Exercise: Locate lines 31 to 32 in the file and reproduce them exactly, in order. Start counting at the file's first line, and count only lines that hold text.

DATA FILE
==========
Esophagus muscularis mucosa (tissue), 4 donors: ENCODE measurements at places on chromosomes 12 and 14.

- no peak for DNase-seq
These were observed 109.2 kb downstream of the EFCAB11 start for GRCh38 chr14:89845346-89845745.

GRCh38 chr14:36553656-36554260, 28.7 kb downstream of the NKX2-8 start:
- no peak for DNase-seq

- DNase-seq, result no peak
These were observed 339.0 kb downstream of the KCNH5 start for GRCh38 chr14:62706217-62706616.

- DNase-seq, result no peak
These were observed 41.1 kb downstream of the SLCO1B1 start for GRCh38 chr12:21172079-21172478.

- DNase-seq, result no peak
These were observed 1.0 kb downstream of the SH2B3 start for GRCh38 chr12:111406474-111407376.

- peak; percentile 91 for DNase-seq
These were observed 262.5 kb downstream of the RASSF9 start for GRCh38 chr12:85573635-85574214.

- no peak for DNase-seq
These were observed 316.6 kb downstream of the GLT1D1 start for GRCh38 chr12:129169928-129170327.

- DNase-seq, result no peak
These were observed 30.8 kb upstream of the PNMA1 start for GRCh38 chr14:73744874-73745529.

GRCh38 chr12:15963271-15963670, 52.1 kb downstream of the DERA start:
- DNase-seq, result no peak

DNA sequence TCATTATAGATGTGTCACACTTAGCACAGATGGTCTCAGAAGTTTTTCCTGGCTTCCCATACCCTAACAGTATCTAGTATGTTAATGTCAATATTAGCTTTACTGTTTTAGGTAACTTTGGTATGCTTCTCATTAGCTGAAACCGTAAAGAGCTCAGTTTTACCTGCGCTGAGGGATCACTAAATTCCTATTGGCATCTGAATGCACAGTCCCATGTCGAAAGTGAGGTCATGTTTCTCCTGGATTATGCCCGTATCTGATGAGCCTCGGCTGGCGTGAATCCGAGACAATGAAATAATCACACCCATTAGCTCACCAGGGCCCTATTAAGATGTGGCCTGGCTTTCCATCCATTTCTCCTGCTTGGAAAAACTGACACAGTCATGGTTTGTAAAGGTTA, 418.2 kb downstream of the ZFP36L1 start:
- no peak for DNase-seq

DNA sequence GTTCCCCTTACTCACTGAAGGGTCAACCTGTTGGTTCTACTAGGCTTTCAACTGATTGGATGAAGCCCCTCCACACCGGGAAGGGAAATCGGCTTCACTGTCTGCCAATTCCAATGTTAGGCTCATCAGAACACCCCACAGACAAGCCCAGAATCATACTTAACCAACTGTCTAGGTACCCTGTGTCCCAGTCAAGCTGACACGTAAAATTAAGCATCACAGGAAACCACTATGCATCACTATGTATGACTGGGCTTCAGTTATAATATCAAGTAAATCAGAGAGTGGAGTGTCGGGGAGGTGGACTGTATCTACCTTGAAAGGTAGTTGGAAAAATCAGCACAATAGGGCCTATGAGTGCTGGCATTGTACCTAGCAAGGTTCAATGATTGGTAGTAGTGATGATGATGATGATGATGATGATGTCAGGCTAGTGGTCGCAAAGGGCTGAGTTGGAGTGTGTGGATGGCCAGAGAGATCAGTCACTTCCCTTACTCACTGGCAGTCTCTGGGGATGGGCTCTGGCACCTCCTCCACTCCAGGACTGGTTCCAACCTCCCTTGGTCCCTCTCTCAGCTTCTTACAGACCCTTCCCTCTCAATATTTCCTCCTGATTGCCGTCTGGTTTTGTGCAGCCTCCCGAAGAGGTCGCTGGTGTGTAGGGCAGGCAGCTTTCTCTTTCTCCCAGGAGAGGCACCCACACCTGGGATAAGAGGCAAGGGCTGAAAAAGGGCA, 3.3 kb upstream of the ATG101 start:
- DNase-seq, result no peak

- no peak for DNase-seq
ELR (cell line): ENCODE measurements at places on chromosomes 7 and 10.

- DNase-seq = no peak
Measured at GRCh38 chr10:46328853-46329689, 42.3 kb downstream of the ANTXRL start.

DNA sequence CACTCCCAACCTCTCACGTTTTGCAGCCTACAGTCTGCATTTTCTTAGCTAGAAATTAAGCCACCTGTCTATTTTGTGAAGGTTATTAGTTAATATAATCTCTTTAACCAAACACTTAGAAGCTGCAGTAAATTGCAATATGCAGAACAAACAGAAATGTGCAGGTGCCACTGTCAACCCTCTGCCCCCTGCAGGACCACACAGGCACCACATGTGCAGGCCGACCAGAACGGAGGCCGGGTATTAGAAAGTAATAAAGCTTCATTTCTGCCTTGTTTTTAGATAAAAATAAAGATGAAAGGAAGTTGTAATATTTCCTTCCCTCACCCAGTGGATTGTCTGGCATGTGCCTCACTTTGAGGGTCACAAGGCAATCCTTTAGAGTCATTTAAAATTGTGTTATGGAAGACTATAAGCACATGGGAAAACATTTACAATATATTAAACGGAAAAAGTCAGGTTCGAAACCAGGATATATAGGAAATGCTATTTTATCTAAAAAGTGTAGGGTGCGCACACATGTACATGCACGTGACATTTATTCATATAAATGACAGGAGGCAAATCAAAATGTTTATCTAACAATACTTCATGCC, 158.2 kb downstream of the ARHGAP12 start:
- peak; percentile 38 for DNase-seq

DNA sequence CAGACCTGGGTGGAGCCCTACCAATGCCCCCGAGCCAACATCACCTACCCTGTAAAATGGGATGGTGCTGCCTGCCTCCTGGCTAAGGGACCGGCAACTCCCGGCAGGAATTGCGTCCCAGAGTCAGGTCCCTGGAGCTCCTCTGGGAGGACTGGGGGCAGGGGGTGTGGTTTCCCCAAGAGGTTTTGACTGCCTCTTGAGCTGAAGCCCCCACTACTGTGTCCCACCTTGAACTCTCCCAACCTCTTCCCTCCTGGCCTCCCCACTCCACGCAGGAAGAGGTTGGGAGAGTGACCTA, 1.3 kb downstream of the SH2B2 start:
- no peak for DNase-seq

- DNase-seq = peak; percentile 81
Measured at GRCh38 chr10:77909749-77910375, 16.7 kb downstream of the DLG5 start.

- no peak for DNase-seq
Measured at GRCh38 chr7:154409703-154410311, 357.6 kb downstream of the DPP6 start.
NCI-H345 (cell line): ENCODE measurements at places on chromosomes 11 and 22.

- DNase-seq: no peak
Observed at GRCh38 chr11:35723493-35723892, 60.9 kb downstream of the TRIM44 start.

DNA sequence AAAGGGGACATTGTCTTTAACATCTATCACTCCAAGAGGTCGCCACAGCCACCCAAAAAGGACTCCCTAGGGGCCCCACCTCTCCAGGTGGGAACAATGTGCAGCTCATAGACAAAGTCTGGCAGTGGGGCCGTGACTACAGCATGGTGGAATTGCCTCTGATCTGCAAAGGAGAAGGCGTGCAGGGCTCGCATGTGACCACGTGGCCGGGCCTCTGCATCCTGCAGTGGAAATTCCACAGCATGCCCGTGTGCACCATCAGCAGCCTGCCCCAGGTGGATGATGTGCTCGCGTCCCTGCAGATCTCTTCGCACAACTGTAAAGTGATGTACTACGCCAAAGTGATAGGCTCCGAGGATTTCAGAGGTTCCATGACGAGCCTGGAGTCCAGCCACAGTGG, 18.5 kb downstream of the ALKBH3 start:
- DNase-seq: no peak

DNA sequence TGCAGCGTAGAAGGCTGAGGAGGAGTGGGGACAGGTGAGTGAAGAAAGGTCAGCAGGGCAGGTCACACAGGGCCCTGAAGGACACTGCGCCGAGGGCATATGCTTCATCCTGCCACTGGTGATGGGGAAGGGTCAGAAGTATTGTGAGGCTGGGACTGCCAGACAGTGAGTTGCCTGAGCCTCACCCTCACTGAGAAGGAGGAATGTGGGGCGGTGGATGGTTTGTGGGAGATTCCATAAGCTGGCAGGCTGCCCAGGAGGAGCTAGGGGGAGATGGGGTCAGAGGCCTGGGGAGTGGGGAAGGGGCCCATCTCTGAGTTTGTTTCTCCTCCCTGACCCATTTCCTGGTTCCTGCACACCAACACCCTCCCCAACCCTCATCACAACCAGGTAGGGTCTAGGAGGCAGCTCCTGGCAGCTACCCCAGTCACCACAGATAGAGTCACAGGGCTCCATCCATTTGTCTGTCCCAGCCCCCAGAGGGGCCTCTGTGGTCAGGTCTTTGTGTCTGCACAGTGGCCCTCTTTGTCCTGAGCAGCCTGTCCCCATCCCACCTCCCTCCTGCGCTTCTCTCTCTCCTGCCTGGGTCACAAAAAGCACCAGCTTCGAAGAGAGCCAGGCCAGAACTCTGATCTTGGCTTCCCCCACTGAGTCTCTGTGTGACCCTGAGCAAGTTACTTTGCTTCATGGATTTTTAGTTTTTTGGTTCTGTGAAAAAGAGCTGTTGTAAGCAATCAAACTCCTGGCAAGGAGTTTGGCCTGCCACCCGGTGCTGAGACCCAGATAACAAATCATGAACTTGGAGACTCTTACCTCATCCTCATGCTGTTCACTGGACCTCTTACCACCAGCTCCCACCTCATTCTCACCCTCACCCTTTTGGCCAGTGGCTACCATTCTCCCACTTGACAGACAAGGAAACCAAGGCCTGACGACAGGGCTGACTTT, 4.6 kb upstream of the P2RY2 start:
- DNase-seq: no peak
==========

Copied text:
- no peak for DNase-seq

- DNase-seq = peak; percentile 81